Established in 1924 as the Prince of Wales College and School in Ghana by the colonial government and iconic clerics, the school went on to produce students that became the first presidents of their countries respectively. The name has since changed to Achimota School.
This is the school the first President of Ghana Kwame Nkrumah attended. He trained as a teacher with the influence of the Catholic cleric, Alec Garden Fraser, who also the Principal of the school. It’s in this school that he got a mentor in the Deputy Headteacher who exposed him to the ideas of Marcus Garvey and W. E. B Du Bois teaching him that they should be close cooperation between the races in governing the Gold Coast (now Ghana).
The idea would stick on his mind that even after graduating as a teacher in 1930, he began fighting for the independence of the Gold Coast. He was later given a teaching job at a certain Roman Catholic primary school in 1931. He left the school after one year and was appointed the Headmaster of Axim. This is when he started involving himself in active politics.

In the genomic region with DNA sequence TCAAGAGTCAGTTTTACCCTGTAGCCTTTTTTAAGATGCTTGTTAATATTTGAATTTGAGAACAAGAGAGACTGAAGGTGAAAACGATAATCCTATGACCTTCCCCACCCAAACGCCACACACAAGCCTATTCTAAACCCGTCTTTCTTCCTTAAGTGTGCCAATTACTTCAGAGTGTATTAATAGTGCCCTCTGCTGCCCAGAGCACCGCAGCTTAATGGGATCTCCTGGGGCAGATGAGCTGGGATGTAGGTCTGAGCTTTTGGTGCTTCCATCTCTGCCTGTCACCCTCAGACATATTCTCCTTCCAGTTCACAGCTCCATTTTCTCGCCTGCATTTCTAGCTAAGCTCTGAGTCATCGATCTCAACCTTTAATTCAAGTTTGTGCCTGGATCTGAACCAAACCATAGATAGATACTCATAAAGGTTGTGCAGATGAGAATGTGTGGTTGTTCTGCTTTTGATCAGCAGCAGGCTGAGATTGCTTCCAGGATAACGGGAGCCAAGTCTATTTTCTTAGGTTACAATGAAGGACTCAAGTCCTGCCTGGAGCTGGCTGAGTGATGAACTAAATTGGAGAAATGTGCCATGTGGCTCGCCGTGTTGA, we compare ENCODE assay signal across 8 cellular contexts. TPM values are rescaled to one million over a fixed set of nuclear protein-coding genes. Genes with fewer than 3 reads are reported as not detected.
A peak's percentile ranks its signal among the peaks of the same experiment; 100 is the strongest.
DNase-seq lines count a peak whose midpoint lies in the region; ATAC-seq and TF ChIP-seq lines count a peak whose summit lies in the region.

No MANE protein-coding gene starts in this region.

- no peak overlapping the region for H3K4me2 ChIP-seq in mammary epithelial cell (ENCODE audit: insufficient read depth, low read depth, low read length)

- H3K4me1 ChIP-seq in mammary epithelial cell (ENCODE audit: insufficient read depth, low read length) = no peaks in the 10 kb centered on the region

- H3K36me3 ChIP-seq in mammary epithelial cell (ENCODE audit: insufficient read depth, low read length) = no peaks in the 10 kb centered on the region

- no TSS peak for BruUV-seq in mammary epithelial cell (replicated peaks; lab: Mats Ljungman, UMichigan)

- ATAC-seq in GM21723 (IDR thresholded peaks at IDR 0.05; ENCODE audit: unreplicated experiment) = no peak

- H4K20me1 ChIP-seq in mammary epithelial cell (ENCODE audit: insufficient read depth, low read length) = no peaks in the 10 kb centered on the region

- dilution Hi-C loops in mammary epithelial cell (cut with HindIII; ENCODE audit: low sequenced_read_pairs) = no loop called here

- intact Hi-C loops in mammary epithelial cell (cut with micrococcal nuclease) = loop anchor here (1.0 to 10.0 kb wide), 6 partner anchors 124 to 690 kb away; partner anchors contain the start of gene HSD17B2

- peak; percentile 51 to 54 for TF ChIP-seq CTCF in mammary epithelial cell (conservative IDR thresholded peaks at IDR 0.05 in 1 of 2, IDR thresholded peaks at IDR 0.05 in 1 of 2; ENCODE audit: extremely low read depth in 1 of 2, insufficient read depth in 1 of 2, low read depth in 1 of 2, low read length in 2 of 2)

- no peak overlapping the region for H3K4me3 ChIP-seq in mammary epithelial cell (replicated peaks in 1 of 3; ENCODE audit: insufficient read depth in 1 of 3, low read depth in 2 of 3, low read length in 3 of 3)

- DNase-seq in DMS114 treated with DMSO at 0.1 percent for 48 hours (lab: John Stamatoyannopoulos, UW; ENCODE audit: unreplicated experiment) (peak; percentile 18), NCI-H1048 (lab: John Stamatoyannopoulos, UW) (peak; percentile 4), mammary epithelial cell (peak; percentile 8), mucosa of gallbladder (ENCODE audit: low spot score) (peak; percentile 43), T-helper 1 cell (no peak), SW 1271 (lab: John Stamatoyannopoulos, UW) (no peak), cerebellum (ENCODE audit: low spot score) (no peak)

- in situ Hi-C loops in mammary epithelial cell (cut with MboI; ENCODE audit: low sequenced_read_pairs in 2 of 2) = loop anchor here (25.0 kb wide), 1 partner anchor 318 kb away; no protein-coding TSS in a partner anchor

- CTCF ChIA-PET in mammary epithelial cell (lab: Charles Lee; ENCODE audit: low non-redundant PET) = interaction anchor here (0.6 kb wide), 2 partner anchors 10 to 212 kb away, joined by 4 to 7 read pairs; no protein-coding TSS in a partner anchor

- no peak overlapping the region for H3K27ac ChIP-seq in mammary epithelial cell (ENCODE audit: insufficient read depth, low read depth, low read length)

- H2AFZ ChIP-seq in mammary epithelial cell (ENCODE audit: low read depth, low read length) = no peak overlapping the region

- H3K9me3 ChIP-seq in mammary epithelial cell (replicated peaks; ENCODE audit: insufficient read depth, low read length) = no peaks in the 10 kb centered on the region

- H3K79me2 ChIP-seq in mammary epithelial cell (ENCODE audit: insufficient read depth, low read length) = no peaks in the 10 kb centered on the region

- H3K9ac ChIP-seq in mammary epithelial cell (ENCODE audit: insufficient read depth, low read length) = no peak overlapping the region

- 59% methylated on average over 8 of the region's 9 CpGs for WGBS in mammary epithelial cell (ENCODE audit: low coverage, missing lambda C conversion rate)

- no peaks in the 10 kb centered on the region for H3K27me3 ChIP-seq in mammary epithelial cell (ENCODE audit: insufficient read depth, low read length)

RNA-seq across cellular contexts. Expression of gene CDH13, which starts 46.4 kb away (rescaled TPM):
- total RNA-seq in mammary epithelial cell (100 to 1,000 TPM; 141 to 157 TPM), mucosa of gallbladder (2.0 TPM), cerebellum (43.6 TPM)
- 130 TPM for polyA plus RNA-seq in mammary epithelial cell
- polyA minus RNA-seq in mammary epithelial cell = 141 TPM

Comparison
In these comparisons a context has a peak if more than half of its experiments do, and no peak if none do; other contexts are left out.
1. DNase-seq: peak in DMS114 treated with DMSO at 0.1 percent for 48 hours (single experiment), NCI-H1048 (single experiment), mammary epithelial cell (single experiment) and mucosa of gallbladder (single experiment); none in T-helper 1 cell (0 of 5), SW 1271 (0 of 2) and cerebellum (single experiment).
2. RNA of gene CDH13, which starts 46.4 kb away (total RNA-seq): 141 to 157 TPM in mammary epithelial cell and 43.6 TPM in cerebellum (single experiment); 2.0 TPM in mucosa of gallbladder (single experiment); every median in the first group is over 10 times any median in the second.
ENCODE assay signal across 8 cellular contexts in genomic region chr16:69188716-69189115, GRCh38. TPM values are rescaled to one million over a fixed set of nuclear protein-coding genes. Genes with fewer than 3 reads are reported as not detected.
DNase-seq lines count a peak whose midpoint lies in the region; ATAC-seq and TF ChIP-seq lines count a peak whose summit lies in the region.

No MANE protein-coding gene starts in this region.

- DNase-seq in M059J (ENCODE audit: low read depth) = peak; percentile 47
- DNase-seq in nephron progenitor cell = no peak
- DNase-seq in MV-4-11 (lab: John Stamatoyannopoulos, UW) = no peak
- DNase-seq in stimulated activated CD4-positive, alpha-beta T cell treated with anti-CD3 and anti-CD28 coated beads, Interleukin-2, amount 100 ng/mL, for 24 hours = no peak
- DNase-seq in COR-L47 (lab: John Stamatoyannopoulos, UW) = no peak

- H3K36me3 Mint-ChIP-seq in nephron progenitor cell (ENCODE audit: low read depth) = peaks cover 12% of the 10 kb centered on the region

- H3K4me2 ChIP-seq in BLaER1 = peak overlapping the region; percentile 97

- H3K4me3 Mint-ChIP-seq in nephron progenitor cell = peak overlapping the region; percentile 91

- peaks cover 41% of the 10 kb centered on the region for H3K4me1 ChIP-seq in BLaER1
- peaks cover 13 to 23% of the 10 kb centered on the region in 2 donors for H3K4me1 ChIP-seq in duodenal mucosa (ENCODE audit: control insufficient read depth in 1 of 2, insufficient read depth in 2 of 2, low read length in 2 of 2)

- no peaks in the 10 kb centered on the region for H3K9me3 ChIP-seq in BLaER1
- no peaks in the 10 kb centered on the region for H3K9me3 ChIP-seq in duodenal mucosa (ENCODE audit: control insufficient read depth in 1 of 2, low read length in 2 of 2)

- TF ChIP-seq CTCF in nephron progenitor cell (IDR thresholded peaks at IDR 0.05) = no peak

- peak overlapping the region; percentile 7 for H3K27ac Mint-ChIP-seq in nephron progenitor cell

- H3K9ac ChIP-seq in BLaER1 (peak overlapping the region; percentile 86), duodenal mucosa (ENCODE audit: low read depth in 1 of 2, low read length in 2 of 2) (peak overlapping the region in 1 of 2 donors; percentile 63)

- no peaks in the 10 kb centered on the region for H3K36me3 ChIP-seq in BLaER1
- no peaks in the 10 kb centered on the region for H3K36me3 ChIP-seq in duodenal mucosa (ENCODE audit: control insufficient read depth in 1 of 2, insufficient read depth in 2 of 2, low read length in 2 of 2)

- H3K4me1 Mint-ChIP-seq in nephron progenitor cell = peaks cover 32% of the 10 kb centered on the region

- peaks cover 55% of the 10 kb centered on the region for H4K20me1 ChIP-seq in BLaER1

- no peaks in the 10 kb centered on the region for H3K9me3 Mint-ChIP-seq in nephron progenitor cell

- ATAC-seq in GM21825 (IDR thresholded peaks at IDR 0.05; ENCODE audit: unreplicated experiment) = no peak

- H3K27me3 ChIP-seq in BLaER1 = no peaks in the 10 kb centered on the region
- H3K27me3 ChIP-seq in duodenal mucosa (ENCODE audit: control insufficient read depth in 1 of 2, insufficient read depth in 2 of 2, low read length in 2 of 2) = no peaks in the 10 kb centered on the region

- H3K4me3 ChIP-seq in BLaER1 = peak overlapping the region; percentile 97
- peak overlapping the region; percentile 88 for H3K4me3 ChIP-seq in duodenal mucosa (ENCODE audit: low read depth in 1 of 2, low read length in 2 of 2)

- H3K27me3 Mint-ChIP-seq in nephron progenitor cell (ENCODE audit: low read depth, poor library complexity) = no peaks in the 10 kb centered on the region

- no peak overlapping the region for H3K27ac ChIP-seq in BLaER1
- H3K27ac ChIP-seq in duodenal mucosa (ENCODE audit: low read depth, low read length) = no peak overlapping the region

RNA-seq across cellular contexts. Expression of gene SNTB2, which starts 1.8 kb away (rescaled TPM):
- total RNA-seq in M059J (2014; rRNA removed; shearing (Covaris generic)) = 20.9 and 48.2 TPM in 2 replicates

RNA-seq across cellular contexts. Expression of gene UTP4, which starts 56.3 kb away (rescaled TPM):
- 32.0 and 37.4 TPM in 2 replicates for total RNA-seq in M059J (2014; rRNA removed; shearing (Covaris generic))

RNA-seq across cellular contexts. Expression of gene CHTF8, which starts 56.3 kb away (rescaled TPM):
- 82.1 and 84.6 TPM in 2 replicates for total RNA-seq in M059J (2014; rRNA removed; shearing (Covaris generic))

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The second student is the first President of Zimbabwe Robert Mugabe who before venturing into active politics was a teacher. He attended Katuma College and the University of Fort Hare becoming a qualified teacher earning him jobs in his native Zimbabwe and Zambia (Nothern and Southern Rhodesia).
Boasting an excellent CV, Mugabe got another job outside the country in Ghana. This is when he attended the Prince of Wales College and School in Gold Coast as a student-teacher to allow him to work in the newly independent country.
Mugabe would then leave his job as a teacher and return to his homeland when he was angered by the minority white rule. He joined other black nationalists pushing for a majority black rule, which led to his imprisonment between 1964 and 1974.